Fairbanks 4 settlement: Say you’re guilty and go

Supporters of the Fairbanks Four rallied outside the state court house in Fairbanks on Friday. The protest was spurred by a proposed settlement in the long contested case of the four Native men who claim they were wrongfully convicted for the 1997 murder of John Hartman.

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The settlement proposed by attorneys representing the Fairbanks Four and the state of Alaska would free George Frese, Kevin Pease and Eugene Vent. Marvin Roberts is already out on parole.

The deal would also require the four men withdraw claims of innocence, and not pursue compensation for wrongful conviction.

Superior Court Judge Paul Lyle issued an order Thursday cancelling a scheduled Friday hearing on the agreement, questioning the legality of freeing men the state maintains are guilty, and wants the right to re-try if new information becomes available about John Hartman’s murder.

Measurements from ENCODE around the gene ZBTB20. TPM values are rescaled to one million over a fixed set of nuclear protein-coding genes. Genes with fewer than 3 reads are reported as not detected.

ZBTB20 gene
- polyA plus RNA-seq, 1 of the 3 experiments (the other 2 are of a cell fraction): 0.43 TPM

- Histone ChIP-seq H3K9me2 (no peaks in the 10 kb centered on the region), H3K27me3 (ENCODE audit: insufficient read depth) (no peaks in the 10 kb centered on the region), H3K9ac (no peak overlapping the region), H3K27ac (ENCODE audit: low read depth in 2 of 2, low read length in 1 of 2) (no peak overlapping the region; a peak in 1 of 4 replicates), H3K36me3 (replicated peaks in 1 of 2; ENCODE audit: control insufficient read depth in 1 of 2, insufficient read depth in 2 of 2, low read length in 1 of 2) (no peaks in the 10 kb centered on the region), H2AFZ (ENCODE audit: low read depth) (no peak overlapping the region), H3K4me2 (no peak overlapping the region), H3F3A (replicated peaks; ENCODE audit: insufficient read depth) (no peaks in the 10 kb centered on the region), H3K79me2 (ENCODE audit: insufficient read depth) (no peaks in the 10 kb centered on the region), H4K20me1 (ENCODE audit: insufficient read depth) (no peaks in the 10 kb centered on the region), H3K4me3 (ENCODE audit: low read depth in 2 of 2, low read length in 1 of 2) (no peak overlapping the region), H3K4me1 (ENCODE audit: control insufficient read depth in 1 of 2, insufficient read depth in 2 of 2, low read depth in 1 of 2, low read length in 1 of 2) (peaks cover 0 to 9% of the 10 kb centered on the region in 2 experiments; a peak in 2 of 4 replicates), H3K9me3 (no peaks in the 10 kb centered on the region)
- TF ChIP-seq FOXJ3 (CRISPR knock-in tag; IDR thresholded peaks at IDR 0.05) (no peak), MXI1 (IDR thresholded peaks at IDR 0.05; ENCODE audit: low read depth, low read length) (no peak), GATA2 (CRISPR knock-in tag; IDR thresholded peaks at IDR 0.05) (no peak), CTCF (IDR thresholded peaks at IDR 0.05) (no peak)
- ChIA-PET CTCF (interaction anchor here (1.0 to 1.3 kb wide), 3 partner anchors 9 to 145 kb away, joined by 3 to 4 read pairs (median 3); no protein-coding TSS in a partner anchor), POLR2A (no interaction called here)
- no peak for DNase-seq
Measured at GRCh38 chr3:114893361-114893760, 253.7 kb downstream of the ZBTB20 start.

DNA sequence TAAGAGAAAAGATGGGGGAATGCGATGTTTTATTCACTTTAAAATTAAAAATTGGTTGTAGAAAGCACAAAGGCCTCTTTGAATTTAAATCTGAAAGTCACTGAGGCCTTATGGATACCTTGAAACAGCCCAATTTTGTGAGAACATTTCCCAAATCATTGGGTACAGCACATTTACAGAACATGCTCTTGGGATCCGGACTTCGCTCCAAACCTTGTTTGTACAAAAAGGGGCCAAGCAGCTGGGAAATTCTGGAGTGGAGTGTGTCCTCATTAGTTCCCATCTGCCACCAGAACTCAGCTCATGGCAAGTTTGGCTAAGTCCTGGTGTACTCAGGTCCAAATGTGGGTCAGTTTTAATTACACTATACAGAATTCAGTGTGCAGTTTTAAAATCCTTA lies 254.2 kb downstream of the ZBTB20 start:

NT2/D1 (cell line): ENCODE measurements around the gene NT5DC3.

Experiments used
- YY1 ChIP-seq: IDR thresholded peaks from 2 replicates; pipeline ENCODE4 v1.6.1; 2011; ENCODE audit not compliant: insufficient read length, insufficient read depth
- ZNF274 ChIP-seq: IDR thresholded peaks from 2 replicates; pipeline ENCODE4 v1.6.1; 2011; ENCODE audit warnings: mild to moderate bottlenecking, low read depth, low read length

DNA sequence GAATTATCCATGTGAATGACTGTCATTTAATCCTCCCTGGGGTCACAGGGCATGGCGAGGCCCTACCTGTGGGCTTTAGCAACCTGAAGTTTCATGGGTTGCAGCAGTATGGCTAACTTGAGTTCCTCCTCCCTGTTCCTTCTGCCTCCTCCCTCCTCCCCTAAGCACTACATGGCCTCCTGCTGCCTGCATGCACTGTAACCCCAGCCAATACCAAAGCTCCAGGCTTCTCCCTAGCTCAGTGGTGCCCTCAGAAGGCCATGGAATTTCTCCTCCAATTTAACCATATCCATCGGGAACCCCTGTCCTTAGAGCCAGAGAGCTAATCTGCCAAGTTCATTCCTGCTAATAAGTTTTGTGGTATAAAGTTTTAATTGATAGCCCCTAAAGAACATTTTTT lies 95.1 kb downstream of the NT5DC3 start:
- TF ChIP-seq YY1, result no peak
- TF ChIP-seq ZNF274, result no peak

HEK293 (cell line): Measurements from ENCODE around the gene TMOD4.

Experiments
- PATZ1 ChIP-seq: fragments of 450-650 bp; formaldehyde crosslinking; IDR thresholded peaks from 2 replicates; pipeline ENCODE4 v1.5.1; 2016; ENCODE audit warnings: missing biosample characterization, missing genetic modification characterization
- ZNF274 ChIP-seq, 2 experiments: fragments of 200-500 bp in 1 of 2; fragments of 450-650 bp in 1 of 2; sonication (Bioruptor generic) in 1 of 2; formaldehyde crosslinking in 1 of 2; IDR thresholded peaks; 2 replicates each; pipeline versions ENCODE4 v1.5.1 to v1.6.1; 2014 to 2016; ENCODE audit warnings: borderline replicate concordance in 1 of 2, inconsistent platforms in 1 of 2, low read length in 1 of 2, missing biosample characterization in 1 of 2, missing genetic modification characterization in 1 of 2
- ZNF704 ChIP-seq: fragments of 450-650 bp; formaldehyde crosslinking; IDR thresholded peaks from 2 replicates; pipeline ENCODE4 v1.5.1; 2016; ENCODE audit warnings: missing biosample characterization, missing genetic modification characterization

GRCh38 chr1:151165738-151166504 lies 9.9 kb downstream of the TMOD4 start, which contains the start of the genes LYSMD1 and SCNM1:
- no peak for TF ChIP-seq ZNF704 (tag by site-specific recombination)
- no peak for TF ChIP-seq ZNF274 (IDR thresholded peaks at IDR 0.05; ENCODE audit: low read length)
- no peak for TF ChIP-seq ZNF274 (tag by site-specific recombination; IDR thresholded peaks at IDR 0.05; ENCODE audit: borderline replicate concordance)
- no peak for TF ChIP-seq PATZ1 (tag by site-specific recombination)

Lyle’s order does not outright reject the settlement, but gives attorneys ten days to justify or alter it, noting that the potential for clemency or pardon. Tanana Chiefs Conference justice task force chair Shirley spoke against the proposed settlement at a Friday rally for the Fairbanks Four.

Fairbanks Four Supporter, Misty Nickoli went on to challenge Gov. Bill Walker to step forward and free the men.

The current situation follows a hearing this fall on post-conviction relief petitions filed by the Fairbanks Four. The five-week proceeding heard testimony from dozens of witnesses, including a former Fairbanks man and jailed for unrelated killings, who claims a high school friend, not the Fairbanks Four, killed Hartman.

Judge Lyle has anticipated taking more than six months to review evidence before issuing a ruling in the case.

Dan Bross is a reporter at KUAC in Fairbanks.

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